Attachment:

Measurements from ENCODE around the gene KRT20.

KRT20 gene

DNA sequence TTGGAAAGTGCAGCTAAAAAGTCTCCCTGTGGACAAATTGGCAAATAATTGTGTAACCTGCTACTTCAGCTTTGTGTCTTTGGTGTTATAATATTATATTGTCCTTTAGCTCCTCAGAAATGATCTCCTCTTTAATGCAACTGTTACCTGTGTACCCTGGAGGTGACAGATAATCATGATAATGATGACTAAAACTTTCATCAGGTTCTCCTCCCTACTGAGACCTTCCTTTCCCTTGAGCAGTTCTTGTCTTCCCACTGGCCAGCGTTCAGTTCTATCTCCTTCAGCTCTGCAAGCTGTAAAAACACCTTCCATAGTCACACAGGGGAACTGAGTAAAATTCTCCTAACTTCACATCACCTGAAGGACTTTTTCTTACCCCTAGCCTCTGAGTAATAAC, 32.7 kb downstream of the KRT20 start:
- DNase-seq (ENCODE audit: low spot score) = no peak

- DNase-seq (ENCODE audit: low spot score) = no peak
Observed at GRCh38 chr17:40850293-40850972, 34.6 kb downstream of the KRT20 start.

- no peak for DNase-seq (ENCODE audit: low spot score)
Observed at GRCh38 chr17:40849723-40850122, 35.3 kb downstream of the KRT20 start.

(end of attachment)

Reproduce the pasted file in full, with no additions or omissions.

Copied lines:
Measurements from ENCODE around the gene KRT20.

KRT20 gene

DNA sequence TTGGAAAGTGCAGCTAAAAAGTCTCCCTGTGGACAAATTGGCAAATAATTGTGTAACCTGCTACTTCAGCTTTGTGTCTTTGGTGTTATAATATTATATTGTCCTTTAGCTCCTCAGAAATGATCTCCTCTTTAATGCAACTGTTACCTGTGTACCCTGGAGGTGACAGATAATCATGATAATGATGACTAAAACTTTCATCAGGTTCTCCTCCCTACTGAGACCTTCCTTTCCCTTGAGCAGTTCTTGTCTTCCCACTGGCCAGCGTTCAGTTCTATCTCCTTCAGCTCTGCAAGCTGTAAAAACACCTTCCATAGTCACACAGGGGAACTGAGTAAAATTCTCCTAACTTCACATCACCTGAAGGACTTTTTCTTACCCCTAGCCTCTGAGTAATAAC, 32.7 kb downstream of the KRT20 start:
- DNase-seq (ENCODE audit: low spot score) = no peak

- DNase-seq (ENCODE audit: low spot score) = no peak
Observed at GRCh38 chr17:40850293-40850972, 34.6 kb downstream of the KRT20 start.

- no peak for DNase-seq (ENCODE audit: low spot score)
Observed at GRCh38 chr17:40849723-40850122, 35.3 kb downstream of the KRT20 start.